Already in 1978, Salthouse and Waddington observed that, when HCN was added to [nPr4N]CN, the solution became increasingly viscous due to polymerization of the HCN and also noticed that the color of the solution quickly intensified. Crystals, which formed in the black oil, were examined by IR spectroscopy. A single band for νCN=2060 cm−1 indicated the formation of hydrogen dicyanide [H(CN)2], but a solid state structure was not determined.141 Thus motivated, we tried to synthesize salts containing the [CN(HCN)n] (n=1, 2, 3 …) ions by reaction of pure HCN with [WCC]CN ([WCC]=[Et3MeN], [nPr3MeN], [nBu3MeN], [Ph3MeP]).125 In an initial study the salts were suspended in Me3Si–CN and then MeOH was added to generate HCN in situ, but no crystallization could be achieved when cooling the solutions. Therefore, the [WCC]CN were dissolved directly in an excess of 15 equivalents of HCN, which was cooled to 0 °C. The concentrated, highly ionic solution with the characteristics of an IL turned from yellow to brown within an hour and became increasingly viscous, which can be explained by the formation of polymeric HCN species.142 Since in all cases no crystallization of a product could be achieved, different salts of the type [WCC]CN ([WCC]=[PPN]), [Ph4P],) were used, which contain symmetrical cations and thus crystallize faster (Scheme 7).

Details are in the caption following the image

Synthesis of dihydrogen tricyanide and trihydrogen tetracyanide containing salts by reaction of [Ph4P]CN or [PPN]CN with liquid HCN.

Colorless crystals of [Ph4P][CN(HCN)2] could be obtained from a solution of [Ph4P]CN in pure liquid HCN, when the mixture was slowly cooled to −20 °C. The compound is sensitive to temperature as well as moisture and decompose over time, observed by Raman spectroscopy. X-ray structure analysis proved the formation of molecular dihydrogen tricyanide anions [CN(HCN)2] (Figure 2). The anions form distorted chains which are formed by hydrogen bonds (Figure 2, contacts a and b). The chains are connected to each other by weak Van der Waals interaction (Figure 2, contact c) by a head-tail arrangement and thus form chains along the a-axis in the crystal.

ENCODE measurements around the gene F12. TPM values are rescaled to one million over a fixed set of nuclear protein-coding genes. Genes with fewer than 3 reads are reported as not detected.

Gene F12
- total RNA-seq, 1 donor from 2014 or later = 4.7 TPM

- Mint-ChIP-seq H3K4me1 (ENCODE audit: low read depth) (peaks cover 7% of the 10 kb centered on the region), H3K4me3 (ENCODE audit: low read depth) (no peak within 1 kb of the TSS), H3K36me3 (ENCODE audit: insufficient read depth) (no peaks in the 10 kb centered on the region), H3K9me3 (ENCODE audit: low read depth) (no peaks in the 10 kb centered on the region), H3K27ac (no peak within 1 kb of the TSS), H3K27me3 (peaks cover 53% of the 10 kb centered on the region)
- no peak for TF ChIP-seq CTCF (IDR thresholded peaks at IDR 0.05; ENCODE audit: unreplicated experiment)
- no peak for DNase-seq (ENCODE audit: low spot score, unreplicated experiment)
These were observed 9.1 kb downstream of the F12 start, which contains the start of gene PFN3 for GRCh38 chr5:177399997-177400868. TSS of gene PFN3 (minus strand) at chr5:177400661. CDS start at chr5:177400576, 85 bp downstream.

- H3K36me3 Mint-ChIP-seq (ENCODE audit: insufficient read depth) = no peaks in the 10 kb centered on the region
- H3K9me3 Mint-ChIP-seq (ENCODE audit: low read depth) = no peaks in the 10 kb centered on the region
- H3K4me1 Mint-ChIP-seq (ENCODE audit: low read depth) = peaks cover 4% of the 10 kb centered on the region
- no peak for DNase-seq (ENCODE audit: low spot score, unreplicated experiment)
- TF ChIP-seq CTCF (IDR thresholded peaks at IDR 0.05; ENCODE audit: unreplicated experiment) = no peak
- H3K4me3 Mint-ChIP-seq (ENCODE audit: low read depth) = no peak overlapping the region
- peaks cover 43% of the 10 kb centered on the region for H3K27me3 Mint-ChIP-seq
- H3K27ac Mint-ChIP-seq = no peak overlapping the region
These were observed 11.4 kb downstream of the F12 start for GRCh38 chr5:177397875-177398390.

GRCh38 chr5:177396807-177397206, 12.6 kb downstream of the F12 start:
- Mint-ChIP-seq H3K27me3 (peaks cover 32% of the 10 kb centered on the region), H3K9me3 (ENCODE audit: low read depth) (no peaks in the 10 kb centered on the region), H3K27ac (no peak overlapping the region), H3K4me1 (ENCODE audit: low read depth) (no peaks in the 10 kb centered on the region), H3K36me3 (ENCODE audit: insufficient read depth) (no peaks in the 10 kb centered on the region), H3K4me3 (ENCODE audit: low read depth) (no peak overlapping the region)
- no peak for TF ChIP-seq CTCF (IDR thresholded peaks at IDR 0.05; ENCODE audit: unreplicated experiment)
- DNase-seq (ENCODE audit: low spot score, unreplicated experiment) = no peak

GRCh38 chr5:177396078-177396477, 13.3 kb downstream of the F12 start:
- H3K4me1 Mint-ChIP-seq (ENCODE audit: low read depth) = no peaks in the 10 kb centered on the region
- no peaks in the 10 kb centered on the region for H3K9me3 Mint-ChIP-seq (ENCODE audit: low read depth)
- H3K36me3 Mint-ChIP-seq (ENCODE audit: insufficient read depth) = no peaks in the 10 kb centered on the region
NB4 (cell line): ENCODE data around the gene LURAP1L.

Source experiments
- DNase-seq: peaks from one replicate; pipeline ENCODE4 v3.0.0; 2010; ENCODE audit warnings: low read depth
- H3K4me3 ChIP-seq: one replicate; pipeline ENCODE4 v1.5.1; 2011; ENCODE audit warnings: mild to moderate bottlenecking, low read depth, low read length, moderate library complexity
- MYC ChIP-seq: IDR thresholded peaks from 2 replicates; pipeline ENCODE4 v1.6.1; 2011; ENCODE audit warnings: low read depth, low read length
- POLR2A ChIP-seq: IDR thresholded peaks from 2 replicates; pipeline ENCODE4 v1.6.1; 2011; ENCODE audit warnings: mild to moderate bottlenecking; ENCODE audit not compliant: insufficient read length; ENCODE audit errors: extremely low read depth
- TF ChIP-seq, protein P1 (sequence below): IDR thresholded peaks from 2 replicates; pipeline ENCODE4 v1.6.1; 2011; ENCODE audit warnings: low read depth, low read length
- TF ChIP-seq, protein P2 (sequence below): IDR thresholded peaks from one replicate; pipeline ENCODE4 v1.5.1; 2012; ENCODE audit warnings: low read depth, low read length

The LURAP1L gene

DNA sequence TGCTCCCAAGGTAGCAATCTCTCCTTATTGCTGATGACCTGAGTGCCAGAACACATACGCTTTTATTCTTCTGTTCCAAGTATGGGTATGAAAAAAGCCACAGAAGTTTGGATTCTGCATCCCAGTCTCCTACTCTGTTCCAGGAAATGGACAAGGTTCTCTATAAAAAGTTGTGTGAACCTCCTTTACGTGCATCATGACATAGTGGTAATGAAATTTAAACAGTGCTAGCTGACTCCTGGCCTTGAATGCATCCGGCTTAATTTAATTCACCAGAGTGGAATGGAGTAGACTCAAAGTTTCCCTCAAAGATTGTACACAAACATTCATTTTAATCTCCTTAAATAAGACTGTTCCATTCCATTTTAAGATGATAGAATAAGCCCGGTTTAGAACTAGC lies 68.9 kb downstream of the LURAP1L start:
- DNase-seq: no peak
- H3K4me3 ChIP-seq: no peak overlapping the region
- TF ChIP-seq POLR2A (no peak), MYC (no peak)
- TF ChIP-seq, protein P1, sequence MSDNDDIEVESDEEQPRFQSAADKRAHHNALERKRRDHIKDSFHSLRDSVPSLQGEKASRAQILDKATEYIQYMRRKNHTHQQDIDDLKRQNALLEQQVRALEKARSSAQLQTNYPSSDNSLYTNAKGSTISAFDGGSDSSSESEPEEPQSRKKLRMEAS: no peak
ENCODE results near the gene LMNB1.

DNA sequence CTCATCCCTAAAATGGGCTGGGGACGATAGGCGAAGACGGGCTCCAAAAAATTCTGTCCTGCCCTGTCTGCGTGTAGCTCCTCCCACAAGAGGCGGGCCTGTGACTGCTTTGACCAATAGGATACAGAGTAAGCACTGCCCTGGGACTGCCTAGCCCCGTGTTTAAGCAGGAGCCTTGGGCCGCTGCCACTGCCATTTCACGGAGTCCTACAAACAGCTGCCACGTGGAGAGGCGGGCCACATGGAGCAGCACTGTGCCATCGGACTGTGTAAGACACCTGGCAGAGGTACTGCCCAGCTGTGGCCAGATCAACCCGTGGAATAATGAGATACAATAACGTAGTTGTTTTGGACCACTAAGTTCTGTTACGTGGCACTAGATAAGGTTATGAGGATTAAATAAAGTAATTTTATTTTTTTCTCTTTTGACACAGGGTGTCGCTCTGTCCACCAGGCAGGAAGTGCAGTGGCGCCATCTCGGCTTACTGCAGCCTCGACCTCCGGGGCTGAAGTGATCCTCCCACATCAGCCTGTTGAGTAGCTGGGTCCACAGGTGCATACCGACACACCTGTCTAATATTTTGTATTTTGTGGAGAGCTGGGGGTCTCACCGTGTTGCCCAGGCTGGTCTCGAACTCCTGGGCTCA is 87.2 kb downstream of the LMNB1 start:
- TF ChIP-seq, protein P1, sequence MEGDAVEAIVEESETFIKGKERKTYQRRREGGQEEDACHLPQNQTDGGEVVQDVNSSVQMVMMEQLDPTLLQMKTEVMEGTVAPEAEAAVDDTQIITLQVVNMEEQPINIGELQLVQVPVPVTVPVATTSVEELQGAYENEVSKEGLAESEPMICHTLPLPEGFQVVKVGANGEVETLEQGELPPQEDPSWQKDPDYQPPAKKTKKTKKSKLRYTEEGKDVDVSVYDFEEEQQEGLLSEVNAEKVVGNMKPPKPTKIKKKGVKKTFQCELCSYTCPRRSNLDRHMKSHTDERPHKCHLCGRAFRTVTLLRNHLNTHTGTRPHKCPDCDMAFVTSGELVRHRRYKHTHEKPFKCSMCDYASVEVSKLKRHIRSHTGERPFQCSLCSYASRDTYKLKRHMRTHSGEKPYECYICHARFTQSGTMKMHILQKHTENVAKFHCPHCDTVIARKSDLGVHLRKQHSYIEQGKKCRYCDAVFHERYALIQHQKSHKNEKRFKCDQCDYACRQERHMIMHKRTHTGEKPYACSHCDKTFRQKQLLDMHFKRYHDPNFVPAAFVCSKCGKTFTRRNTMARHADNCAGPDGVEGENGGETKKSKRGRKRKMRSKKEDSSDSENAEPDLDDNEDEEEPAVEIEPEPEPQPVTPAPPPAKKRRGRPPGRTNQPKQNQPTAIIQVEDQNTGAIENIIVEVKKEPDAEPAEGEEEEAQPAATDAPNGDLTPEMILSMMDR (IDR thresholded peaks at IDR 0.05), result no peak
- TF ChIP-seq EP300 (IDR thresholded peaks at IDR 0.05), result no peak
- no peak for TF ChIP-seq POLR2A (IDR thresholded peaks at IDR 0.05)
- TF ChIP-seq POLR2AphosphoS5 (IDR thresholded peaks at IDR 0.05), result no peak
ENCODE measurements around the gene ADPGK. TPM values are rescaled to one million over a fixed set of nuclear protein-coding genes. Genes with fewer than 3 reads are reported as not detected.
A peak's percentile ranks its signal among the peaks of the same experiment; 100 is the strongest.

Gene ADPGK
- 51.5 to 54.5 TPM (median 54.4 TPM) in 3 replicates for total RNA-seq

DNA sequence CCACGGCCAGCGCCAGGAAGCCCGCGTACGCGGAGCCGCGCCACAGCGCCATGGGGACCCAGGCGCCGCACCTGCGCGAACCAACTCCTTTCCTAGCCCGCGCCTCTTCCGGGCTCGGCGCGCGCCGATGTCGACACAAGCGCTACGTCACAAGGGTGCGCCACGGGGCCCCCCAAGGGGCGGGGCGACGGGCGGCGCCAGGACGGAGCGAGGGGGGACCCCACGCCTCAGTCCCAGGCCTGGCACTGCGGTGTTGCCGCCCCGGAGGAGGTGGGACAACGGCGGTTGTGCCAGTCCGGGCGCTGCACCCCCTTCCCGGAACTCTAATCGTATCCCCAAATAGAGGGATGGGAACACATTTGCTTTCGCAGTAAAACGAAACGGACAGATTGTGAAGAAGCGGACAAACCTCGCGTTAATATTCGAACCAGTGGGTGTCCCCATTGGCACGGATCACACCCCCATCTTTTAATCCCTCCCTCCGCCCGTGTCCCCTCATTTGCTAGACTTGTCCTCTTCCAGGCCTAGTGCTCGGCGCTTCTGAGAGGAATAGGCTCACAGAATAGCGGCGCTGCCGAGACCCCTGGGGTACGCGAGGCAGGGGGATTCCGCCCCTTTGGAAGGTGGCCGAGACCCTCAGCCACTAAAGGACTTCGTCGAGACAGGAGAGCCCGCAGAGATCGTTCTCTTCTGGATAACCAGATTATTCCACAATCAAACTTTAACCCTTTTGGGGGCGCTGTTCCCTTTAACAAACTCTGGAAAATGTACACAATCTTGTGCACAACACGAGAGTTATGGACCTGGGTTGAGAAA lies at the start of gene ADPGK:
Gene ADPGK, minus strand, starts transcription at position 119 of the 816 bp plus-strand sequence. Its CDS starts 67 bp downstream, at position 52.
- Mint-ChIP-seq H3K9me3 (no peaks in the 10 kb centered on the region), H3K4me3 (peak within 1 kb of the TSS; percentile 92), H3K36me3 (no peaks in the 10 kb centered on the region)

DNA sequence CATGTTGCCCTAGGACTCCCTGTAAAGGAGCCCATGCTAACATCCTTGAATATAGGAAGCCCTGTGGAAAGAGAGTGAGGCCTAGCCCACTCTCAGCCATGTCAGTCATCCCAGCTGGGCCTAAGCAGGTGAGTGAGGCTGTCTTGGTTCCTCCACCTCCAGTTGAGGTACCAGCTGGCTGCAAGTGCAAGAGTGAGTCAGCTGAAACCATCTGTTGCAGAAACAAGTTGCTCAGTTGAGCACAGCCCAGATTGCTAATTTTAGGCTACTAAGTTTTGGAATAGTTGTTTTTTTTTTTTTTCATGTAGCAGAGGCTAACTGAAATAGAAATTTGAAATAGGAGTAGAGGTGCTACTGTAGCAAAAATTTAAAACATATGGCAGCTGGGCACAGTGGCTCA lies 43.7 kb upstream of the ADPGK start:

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Ball-and-stick representation of a section of [CN(HCN)2] anion strands in the crystal of [Ph4P][CN(HCN)2]. Red dashed lines (a and b) show hydrogen bonding whereas the grey dashed lines (c) show weak Van der Waals interactions.

Due to disorder, three other isomers can be considered besides the isomer [NC–H⋅⋅⋅CN⋅⋅⋅H−CN] (P=73 %, major), which show the formation of hydrogen isocyanide ([CN−H⋅⋅⋅CN⋅⋅⋅H−CN], [NC−H⋅⋅⋅CN⋅⋅⋅H−NC], [CN−H⋅⋅⋅CN⋅⋅⋅H−NC]). DFT calculations (pbe0/aug-cc-pVTZ) support this finding, since the thermodynamically preferred isomer also has the lowest energy of all four calculated linear anions. Furthermore, the energies for a rotation of the central cyanide ion in a flexible [CN(HCN)2] system were calculated. An activation energy of 7.0 kcal/mol is low enough to allow the central anion to rotate freely in solution at room temperature, thus explaining a disorder.